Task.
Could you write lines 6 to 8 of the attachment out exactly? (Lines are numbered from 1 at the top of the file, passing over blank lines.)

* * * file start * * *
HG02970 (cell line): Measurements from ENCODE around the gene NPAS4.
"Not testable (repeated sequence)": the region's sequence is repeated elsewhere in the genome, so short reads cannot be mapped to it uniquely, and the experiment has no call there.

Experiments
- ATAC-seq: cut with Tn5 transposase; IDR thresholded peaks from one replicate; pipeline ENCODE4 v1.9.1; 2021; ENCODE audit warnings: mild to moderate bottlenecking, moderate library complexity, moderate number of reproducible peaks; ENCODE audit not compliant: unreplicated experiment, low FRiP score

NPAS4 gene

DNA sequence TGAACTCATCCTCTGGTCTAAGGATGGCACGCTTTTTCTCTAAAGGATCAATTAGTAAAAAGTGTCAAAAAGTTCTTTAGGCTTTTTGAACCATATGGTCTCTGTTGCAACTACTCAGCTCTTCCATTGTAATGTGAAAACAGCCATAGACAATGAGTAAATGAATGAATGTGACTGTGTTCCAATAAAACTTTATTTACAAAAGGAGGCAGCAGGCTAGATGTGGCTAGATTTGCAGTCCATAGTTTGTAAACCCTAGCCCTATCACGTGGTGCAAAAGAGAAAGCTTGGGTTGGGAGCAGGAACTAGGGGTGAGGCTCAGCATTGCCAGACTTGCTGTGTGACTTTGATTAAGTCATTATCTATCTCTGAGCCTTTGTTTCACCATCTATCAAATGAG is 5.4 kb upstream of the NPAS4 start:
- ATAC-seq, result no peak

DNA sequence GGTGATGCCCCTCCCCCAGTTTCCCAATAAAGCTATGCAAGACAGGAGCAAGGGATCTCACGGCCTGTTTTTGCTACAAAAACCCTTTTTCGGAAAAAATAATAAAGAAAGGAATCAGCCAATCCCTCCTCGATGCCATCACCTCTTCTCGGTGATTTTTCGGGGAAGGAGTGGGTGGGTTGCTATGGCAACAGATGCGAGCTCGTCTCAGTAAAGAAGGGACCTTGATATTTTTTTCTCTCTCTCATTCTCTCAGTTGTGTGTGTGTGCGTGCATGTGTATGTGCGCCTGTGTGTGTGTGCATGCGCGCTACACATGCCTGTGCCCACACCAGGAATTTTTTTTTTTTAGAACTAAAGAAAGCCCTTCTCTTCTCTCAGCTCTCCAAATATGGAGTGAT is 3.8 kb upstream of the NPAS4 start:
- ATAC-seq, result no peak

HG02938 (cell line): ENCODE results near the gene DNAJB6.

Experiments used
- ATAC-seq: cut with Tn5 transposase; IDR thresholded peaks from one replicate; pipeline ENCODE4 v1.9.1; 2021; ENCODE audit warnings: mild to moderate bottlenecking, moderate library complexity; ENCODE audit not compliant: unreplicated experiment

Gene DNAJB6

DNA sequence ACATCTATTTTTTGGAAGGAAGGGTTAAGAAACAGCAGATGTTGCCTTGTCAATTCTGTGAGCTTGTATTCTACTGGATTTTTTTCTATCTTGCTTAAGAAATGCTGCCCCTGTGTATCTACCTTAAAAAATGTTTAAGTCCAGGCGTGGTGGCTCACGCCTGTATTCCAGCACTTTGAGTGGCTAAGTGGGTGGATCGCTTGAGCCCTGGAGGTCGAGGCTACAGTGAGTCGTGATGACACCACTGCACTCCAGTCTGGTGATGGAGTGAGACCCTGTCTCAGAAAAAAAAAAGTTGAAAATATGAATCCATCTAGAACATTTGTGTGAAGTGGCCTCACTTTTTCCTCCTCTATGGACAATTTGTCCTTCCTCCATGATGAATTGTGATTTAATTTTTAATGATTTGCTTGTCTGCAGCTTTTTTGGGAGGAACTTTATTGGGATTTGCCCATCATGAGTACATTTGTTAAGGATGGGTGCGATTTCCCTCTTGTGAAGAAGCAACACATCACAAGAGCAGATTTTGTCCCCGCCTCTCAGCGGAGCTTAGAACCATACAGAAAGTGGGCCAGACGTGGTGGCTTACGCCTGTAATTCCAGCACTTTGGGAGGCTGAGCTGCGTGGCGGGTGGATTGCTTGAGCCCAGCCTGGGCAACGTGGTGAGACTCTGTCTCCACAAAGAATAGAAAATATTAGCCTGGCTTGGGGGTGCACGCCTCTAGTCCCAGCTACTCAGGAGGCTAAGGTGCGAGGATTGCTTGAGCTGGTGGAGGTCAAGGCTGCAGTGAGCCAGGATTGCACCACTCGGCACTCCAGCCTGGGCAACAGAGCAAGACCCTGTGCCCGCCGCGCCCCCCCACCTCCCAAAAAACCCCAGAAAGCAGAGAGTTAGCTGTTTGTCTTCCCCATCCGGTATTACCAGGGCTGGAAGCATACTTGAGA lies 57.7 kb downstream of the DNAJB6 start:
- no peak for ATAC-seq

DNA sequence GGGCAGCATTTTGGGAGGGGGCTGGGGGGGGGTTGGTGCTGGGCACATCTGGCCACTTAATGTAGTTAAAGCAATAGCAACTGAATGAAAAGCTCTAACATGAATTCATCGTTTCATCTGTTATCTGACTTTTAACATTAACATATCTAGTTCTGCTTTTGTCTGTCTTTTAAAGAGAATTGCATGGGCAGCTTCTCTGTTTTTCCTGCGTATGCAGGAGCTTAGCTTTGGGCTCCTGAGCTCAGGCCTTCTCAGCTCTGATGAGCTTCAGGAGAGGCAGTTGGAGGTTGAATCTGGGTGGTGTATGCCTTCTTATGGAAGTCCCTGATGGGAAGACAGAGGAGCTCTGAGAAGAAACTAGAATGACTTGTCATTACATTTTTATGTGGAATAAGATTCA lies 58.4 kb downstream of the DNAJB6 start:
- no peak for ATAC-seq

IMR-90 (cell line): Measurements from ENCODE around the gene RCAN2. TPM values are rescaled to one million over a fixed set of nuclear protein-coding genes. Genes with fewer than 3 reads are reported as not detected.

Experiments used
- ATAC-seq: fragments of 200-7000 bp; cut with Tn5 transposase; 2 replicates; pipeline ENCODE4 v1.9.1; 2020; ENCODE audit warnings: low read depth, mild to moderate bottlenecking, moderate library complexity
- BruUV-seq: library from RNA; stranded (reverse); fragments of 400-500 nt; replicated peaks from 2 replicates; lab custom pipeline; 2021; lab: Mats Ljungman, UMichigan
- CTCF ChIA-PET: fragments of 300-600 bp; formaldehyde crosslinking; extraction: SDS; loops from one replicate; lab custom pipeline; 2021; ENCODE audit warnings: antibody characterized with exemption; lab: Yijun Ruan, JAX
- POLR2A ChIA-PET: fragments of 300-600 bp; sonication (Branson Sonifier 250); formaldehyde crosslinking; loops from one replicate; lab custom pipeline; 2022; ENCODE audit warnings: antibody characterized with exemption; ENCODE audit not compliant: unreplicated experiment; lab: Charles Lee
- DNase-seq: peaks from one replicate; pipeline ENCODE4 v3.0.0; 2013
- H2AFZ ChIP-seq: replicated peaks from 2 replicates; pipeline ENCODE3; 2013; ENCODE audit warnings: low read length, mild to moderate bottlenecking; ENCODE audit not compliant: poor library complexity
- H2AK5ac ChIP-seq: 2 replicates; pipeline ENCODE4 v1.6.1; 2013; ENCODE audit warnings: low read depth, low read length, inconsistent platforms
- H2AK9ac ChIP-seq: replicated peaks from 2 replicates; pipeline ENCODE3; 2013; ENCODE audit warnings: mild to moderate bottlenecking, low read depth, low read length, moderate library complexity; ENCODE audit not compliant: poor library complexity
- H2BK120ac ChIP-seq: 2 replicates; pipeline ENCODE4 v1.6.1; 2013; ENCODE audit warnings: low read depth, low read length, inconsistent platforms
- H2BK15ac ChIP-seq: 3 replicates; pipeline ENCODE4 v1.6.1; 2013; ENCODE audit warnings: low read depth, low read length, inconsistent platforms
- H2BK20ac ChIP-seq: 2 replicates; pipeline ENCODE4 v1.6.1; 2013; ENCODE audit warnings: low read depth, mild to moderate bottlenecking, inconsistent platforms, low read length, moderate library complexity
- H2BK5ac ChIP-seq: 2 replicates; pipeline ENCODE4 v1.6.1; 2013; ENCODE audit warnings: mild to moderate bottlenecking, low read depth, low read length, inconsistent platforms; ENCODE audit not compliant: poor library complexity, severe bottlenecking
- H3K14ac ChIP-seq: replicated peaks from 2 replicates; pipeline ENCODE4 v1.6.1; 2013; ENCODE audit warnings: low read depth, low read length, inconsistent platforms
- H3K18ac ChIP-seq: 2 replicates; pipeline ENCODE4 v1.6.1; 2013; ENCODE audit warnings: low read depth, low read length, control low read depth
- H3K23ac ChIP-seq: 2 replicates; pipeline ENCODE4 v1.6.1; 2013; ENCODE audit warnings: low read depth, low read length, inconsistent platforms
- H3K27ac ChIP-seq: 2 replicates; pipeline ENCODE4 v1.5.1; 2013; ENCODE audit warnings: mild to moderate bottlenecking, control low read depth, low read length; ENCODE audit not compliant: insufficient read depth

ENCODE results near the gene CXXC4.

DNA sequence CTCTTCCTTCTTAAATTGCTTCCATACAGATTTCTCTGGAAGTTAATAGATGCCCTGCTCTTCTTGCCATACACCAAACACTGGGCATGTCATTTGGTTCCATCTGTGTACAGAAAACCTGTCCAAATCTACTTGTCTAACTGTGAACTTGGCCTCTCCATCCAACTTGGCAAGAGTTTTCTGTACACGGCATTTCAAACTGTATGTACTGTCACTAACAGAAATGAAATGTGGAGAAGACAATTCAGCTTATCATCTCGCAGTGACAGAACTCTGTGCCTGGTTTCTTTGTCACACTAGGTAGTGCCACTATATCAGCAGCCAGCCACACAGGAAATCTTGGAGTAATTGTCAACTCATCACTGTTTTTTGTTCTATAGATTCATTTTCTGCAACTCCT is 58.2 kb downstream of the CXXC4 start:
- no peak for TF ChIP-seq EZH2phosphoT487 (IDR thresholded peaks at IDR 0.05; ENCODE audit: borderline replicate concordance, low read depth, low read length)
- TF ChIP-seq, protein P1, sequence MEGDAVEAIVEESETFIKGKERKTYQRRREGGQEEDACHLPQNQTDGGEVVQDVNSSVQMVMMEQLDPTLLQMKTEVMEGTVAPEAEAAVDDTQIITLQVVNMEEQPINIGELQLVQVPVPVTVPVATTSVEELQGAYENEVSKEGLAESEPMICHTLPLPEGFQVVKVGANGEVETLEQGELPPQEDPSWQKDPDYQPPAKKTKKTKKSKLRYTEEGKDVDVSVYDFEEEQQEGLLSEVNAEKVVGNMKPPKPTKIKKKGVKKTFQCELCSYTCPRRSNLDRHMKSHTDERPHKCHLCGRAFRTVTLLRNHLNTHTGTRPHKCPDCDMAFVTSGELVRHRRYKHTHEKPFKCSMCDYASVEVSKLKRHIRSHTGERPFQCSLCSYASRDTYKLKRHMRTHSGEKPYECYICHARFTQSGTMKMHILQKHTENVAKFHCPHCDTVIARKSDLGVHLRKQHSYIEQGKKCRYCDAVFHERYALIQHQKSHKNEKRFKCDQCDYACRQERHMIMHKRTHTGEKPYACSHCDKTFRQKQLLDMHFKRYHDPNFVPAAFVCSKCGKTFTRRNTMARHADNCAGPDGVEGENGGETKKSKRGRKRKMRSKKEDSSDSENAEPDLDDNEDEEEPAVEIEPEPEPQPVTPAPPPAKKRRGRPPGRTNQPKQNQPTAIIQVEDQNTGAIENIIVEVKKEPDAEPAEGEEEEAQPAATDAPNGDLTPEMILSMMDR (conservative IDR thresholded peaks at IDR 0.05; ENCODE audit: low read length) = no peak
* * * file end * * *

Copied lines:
DNA sequence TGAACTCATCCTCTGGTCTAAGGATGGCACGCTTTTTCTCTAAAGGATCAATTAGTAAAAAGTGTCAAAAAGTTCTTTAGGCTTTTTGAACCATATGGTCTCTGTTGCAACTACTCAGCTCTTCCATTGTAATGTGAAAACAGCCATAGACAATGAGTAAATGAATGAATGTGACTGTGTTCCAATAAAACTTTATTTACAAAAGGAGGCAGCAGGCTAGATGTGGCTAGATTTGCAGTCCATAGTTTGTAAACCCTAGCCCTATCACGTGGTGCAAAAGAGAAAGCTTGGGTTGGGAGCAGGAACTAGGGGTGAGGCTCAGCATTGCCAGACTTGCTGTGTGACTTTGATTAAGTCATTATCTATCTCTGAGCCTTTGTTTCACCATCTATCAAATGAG is 5.4 kb upstream of the NPAS4 start:
- ATAC-seq, result no peak

DNA sequence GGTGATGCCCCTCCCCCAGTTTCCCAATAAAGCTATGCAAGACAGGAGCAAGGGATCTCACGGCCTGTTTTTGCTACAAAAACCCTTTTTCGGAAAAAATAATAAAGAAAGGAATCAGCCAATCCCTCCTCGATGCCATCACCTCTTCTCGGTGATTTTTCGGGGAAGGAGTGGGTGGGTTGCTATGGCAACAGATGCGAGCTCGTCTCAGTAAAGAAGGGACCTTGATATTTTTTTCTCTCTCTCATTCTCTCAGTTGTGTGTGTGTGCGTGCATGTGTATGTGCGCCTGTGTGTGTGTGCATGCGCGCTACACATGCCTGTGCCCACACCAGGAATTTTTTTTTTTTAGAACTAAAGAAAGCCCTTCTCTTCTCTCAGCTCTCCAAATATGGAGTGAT is 3.8 kb upstream of the NPAS4 start: